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Successful Treatment of Ulcerative Colitis With Vedolizumab in a Patient With an Infliximab-Associated Psoriasiform Rash.

Hirsch A, Colman RJ, Lang GD, Rubin DT - ACG Case Rep J (2015)

Bottom Line: Psoriatic skin lesions associated with anti-tumor necrosis factor (TNF) agents are well-described in the medical literature.However, the etiology and optimal management of this condition remain unclear.Vedolizumab is a novel, gut-specific, anti-integrin agent used for the treatment of inflammatory bowel disease (IBD).

View Article: PubMed Central - PubMed

Affiliation: Inflammatory Bowel Disease Center, The University of Chicago Medicine, Chicago, IL.

ABSTRACT
Psoriatic skin lesions associated with anti-tumor necrosis factor (TNF) agents are well-described in the medical literature. However, the etiology and optimal management of this condition remain unclear. Vedolizumab is a novel, gut-specific, anti-integrin agent used for the treatment of inflammatory bowel disease (IBD). We report a case of infliximab-associated psoriasiform lesions in an ulcerative colitis patient. Transition to vedolizumab resulted in resolution of the cutaneous lesions without recurrence and remission of his ulcerative colitis.

No MeSH data available.


Related in: MedlinePlus

Patient's palm after infliximab discontinuation and treatment with vedolizumab.
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Figure 3: Patient's palm after infliximab discontinuation and treatment with vedolizumab.

Mentions: In October 2007, the patient was noted to have thick psoriatic plaques on his palms and feet after completing 12 infliximab infusions (Figure 1). Psoriasis was confirmed by skin biopsy, and the patient was prescribed topical steroid-based therapies for his skin lesions. This regimen was ineffective and the patient continued to experience cutaneous eruptions. Infliximab was discontinued, and he had significant improvement of his psoriasiform rash, but his colitis relapsed and endoscopic examination demonstrated significant inflammation. The patient was enrolled into a randomized, placebo-controlled, double-blind, phase III trial with a different class of biologic medication, an anti-α4β7 integrin agent (vedolizumab). At 8 months post-induction, endoscopic assessment demonstrated complete mucosal healing (Figure 2), and he had near complete resolution of his rash (Figure 3). One year later, at the end of the clinical trial, unblinding confirmed that the patient indeed had received vedolizumab 300 mg every 4 weeks per study protocol.5 He agreed to participate in the open label phase of the trial and has been enrolled for over 4 years. He is doing well and remains in sustained clinical, endoscopic, and histological remission, and has not experienced a relapse of a psoriasiform rash.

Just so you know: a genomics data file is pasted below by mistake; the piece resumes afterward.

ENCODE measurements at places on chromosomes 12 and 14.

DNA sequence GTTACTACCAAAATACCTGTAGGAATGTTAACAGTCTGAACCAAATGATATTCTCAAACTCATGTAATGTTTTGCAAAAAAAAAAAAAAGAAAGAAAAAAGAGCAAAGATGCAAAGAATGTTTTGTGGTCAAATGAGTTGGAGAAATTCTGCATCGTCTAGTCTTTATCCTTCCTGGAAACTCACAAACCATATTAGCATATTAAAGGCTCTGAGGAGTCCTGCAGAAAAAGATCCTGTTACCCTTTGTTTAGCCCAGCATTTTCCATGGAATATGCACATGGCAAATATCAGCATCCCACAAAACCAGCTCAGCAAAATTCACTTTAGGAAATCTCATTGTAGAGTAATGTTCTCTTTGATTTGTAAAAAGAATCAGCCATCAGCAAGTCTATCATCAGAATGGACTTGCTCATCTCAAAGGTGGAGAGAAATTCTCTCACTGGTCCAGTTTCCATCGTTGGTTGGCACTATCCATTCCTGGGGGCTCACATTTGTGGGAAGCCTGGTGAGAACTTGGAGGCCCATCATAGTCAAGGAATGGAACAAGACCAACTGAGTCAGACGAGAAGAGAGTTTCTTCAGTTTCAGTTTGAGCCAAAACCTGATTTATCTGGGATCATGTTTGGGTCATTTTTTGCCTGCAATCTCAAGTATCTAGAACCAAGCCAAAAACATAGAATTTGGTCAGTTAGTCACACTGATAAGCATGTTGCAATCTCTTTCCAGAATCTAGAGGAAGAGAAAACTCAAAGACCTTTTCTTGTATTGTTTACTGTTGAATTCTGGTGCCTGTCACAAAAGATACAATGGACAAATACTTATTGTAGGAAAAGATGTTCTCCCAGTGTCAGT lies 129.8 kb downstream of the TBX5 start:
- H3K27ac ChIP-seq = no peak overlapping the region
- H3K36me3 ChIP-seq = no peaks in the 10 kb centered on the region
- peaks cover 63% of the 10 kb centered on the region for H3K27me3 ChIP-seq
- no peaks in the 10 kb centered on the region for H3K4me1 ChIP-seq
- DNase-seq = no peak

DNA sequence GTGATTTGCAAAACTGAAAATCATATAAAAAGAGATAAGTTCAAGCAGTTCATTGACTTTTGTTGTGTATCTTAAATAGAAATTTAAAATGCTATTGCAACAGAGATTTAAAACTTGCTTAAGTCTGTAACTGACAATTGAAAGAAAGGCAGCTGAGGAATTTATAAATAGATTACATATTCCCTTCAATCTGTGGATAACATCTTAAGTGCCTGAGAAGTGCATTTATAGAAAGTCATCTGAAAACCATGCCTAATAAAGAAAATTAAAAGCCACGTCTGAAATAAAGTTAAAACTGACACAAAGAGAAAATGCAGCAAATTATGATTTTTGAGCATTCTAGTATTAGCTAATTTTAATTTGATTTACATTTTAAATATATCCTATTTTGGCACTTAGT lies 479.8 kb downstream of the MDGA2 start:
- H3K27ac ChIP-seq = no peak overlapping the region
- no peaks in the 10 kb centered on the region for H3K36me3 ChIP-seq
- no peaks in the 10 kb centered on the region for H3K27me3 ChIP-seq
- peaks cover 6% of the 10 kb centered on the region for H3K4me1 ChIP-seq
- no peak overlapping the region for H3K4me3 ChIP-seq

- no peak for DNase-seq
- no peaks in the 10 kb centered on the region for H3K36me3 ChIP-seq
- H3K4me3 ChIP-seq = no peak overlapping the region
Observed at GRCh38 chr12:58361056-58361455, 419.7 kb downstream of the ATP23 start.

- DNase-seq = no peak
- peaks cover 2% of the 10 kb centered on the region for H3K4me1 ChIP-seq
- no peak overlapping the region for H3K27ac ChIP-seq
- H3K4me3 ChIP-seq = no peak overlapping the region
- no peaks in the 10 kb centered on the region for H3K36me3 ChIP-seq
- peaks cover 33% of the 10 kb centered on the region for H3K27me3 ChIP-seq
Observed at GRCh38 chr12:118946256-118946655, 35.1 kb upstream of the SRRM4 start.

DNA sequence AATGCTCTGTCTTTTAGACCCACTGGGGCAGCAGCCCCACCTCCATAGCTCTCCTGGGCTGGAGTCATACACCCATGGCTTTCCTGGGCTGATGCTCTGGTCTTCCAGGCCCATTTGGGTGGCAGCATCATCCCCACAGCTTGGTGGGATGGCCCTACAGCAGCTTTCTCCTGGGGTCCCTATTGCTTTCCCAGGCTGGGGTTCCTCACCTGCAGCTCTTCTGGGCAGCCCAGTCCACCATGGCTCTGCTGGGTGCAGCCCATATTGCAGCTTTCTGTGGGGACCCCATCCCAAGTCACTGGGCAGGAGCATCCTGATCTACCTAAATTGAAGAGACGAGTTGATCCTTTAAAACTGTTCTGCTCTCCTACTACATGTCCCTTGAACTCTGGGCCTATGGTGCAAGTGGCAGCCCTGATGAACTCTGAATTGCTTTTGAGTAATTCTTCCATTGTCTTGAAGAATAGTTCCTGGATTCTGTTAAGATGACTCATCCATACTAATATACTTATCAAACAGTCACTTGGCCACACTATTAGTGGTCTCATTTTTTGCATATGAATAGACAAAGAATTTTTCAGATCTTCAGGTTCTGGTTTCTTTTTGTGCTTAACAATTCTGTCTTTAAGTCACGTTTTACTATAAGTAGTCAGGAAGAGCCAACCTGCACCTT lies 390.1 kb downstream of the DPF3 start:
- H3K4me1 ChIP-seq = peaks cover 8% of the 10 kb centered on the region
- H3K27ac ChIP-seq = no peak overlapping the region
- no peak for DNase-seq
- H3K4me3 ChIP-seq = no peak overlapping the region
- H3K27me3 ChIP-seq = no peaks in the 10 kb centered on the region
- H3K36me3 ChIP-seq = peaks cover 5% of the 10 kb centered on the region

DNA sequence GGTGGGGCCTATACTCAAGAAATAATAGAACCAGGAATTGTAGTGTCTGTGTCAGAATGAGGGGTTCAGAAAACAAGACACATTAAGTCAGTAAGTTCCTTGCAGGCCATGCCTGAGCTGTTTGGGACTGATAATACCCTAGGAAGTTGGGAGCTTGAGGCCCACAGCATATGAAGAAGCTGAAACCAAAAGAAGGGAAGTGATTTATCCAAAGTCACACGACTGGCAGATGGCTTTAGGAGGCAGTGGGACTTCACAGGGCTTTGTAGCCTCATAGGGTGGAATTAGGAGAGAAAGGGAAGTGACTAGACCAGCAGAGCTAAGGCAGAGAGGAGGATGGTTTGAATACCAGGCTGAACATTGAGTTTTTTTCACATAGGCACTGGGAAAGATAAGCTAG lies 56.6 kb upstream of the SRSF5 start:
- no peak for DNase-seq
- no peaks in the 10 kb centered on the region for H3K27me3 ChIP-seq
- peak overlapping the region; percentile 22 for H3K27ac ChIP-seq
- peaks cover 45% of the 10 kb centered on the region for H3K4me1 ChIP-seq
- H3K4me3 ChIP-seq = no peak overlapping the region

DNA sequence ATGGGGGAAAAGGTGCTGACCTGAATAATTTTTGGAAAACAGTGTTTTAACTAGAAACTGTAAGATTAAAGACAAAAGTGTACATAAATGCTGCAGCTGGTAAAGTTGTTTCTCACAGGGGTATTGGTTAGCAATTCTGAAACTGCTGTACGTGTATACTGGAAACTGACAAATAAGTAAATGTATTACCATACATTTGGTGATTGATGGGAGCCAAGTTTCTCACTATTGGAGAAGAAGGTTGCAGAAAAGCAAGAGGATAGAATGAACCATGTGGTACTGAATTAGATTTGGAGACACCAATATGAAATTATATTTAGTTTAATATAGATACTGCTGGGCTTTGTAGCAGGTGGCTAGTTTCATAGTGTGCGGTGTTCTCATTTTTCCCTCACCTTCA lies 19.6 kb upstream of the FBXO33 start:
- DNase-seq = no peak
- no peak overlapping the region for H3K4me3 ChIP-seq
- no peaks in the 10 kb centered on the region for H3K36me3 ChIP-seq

Successful Treatment of Ulcerative Colitis With Vedolizumab in a Patient With an Infliximab-Associated Psoriasiform Rash.

Hirsch A, Colman RJ, Lang GD, Rubin DT - ACG Case Rep J (2015)

Patient's palm after infliximab discontinuation and treatment with vedolizumab.
© Copyright Policy - open-access
Related In: Results  -  Collection

License
Show All Figures
getmorefigures.php?uid=PMC4508952&req=5

Figure 3: Patient's palm after infliximab discontinuation and treatment with vedolizumab.
Mentions: In October 2007, the patient was noted to have thick psoriatic plaques on his palms and feet after completing 12 infliximab infusions (Figure 1). Psoriasis was confirmed by skin biopsy, and the patient was prescribed topical steroid-based therapies for his skin lesions. This regimen was ineffective and the patient continued to experience cutaneous eruptions. Infliximab was discontinued, and he had significant improvement of his psoriasiform rash, but his colitis relapsed and endoscopic examination demonstrated significant inflammation. The patient was enrolled into a randomized, placebo-controlled, double-blind, phase III trial with a different class of biologic medication, an anti-α4β7 integrin agent (vedolizumab). At 8 months post-induction, endoscopic assessment demonstrated complete mucosal healing (Figure 2), and he had near complete resolution of his rash (Figure 3). One year later, at the end of the clinical trial, unblinding confirmed that the patient indeed had received vedolizumab 300 mg every 4 weeks per study protocol.5 He agreed to participate in the open label phase of the trial and has been enrolled for over 4 years. He is doing well and remains in sustained clinical, endoscopic, and histological remission, and has not experienced a relapse of a psoriasiform rash.

Bottom Line: Psoriatic skin lesions associated with anti-tumor necrosis factor (TNF) agents are well-described in the medical literature.However, the etiology and optimal management of this condition remain unclear.Vedolizumab is a novel, gut-specific, anti-integrin agent used for the treatment of inflammatory bowel disease (IBD).

View Article: PubMed Central - PubMed

Affiliation: Inflammatory Bowel Disease Center, The University of Chicago Medicine, Chicago, IL.

ABSTRACT
Psoriatic skin lesions associated with anti-tumor necrosis factor (TNF) agents are well-described in the medical literature. However, the etiology and optimal management of this condition remain unclear. Vedolizumab is a novel, gut-specific, anti-integrin agent used for the treatment of inflammatory bowel disease (IBD). We report a case of infliximab-associated psoriasiform lesions in an ulcerative colitis patient. Transition to vedolizumab resulted in resolution of the cutaneous lesions without recurrence and remission of his ulcerative colitis.

No MeSH data available.


Related in: MedlinePlus